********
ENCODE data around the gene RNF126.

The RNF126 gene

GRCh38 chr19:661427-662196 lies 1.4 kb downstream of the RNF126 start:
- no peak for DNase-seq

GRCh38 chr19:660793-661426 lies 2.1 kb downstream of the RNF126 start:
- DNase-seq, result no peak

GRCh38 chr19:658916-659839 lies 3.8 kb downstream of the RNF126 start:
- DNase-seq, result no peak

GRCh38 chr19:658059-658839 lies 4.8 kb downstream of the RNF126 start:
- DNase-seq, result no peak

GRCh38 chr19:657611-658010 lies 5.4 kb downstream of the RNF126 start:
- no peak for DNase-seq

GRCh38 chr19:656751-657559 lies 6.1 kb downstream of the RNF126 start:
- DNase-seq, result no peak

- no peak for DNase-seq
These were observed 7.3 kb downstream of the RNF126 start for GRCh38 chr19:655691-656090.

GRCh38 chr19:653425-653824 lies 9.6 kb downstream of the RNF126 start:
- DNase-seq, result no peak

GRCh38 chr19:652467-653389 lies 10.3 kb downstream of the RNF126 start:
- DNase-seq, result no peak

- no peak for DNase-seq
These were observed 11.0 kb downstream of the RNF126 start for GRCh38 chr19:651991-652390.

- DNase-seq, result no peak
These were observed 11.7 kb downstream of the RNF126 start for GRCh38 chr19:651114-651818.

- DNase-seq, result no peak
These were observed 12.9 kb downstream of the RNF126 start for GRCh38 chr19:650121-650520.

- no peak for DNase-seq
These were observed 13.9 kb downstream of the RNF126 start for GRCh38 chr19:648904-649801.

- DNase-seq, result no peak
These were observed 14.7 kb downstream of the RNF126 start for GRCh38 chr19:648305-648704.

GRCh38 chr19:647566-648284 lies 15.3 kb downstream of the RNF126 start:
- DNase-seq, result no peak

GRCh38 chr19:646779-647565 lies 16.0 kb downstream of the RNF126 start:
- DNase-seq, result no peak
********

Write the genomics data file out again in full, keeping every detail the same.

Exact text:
ENCODE data around the gene RNF126.

The RNF126 gene

GRCh38 chr19:661427-662196 lies 1.4 kb downstream of the RNF126 start:
- no peak for DNase-seq

GRCh38 chr19:660793-661426 lies 2.1 kb downstream of the RNF126 start:
- DNase-seq, result no peak

GRCh38 chr19:658916-659839 lies 3.8 kb downstream of the RNF126 start:
- DNase-seq, result no peak

GRCh38 chr19:658059-658839 lies 4.8 kb downstream of the RNF126 start:
- DNase-seq, result no peak

GRCh38 chr19:657611-658010 lies 5.4 kb downstream of the RNF126 start:
- no peak for DNase-seq

GRCh38 chr19:656751-657559 lies 6.1 kb downstream of the RNF126 start:
- DNase-seq, result no peak

- no peak for DNase-seq
These were observed 7.3 kb downstream of the RNF126 start for GRCh38 chr19:655691-656090.

GRCh38 chr19:653425-653824 lies 9.6 kb downstream of the RNF126 start:
- DNase-seq, result no peak

GRCh38 chr19:652467-653389 lies 10.3 kb downstream of the RNF126 start:
- DNase-seq, result no peak

- no peak for DNase-seq
These were observed 11.0 kb downstream of the RNF126 start for GRCh38 chr19:651991-652390.

- DNase-seq, result no peak
These were observed 11.7 kb downstream of the RNF126 start for GRCh38 chr19:651114-651818.

- DNase-seq, result no peak
These were observed 12.9 kb downstream of the RNF126 start for GRCh38 chr19:650121-650520.

- no peak for DNase-seq
These were observed 13.9 kb downstream of the RNF126 start for GRCh38 chr19:648904-649801.

- DNase-seq, result no peak
These were observed 14.7 kb downstream of the RNF126 start for GRCh38 chr19:648305-648704.

GRCh38 chr19:647566-648284 lies 15.3 kb downstream of the RNF126 start:
- DNase-seq, result no peak

GRCh38 chr19:646779-647565 lies 16.0 kb downstream of the RNF126 start:
- DNase-seq, result no peak